Challenging the decision of the lower-level agency

The complainant who disagrees with the rejection of its complaint or with the result of the complaint handling, can file a complaint with the higher-level agency, challenging the decision taken by the lower agency. In this case, the higher-level agency will decide whether to accept the original complaint or not – in accordance with its own rules.

Methods of handling complaints

The competent agency shall help the involved parties reach a settlement agreement, but it can also submit suggestions regarding improvements of the relevant policies and regulations to the competent authorities.

In addition, the agency can also adopt any other method it deems appropriate to handle the complaints.

Reporting duties

Each local agency is required to submit monthly reports to its higher-level agency providing information, such as the number of complaints received, details on how the complaints were handled and their respective status, and details on how the complaints were resolved.

On the other hand, the National Centre shall collect all the records, recommendations, and suggestions issued by the lower-level agencies and report them to the Joint Committee.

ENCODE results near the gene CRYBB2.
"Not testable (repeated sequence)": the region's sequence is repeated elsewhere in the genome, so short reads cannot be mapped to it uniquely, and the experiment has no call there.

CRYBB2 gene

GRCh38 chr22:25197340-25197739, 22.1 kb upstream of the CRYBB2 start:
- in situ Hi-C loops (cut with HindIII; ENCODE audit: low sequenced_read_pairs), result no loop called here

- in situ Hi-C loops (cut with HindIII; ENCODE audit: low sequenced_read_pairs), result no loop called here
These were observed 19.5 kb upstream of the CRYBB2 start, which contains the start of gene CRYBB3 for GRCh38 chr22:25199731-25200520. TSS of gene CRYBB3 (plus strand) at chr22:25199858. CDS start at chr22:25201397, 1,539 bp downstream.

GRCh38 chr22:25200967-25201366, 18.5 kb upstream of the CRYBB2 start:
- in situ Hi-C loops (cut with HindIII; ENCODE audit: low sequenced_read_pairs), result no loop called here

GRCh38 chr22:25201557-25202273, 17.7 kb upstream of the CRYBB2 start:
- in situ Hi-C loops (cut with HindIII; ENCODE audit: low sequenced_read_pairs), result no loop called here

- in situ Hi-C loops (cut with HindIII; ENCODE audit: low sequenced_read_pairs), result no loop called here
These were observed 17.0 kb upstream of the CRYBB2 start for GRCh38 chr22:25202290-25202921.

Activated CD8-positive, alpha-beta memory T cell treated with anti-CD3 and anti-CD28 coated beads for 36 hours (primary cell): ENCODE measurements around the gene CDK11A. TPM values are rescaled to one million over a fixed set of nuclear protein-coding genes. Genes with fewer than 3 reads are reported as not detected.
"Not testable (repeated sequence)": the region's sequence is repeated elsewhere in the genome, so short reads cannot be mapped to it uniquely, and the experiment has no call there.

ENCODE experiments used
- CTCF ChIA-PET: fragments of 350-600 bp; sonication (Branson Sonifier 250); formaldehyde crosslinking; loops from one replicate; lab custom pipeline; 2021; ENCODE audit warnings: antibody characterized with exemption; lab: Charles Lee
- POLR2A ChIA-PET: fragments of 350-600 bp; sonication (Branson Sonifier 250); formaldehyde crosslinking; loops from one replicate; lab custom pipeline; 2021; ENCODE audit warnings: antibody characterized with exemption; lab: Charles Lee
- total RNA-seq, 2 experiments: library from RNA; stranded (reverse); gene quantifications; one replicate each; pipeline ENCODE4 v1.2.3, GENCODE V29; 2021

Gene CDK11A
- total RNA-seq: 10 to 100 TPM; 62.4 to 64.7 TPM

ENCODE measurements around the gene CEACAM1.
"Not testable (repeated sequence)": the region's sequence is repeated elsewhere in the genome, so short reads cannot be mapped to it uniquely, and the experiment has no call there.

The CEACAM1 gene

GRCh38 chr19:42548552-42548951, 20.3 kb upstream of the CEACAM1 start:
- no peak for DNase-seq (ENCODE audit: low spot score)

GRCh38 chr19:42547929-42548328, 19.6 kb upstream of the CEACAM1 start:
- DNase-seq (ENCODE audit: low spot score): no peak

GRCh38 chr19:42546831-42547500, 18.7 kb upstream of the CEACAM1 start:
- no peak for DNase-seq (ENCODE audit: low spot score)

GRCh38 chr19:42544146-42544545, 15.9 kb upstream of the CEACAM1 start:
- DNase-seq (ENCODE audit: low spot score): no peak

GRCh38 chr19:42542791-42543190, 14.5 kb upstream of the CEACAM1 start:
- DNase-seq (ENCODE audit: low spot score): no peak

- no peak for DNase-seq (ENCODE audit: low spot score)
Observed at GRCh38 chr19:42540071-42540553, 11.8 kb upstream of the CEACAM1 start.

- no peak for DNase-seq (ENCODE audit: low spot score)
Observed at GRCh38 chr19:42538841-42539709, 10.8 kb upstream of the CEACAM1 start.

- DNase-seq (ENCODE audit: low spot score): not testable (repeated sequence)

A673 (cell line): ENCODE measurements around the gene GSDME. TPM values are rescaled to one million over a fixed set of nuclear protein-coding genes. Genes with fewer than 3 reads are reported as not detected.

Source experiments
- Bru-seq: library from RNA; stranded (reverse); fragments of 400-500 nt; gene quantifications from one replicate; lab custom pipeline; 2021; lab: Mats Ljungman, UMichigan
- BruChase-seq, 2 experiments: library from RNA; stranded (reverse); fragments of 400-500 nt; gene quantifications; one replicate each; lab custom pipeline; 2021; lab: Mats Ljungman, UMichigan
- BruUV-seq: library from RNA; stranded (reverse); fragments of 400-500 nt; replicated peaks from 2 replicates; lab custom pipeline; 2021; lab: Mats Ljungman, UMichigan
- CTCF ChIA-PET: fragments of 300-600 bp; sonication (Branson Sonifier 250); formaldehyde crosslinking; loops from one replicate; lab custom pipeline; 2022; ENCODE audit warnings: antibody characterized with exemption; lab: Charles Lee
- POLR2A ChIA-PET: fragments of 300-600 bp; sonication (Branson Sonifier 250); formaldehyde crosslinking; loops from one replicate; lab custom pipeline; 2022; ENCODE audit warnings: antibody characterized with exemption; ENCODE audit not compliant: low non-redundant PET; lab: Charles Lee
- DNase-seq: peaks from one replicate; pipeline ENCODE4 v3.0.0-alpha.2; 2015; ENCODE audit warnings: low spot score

The competent agencies shall establish and improve internal management systems and take effective measures to protect the commercial secrets, confidential business information, and the privacy of the complainant.


If, during the complaint handling process, the competent agencies and their staff members abuse powers, neglect duties, engage in malpractices for personal gain, disclose confidential information, or infringe the confidentiality obligation – they will face legal consequences, including criminal liability.

Other channels to seek redress

The complainant is entitled to file a complaint, without suffering any prejudice towards its rights, to initiate any other administrative reconsideration, administrative litigation, or other procedure provided by the applicable laws and regulations.

Do the Measures indicate any real change for foreign-invested entities in China?

As mentioned above, the Measures seek to implement the principle of protecting FIE rights and improve the existing complaint mechanism.

The changes to procedures and new mechanisms provide some important innovations in the complaint processing system. Indeed, the whole system is expected to function more transparently and offer foreign investors the chance to inform the highest authorities about  the issues they face, thus giving the latter the opportunity to take appropriate actions to make further improvements.

However, there is still the question regarding whether these actions will be taken, and in such cases, how long the competent authorities will take to enforce them. While the Measures is another remarkable point in China’s gradual reforms to further open its market to foreign investors, as always, the significance of the reform will depend on its practical implementation and predictability.

This article was originally published on October 5 and updated October 9, 2020 to include information sources on relevant regulatory guidelines.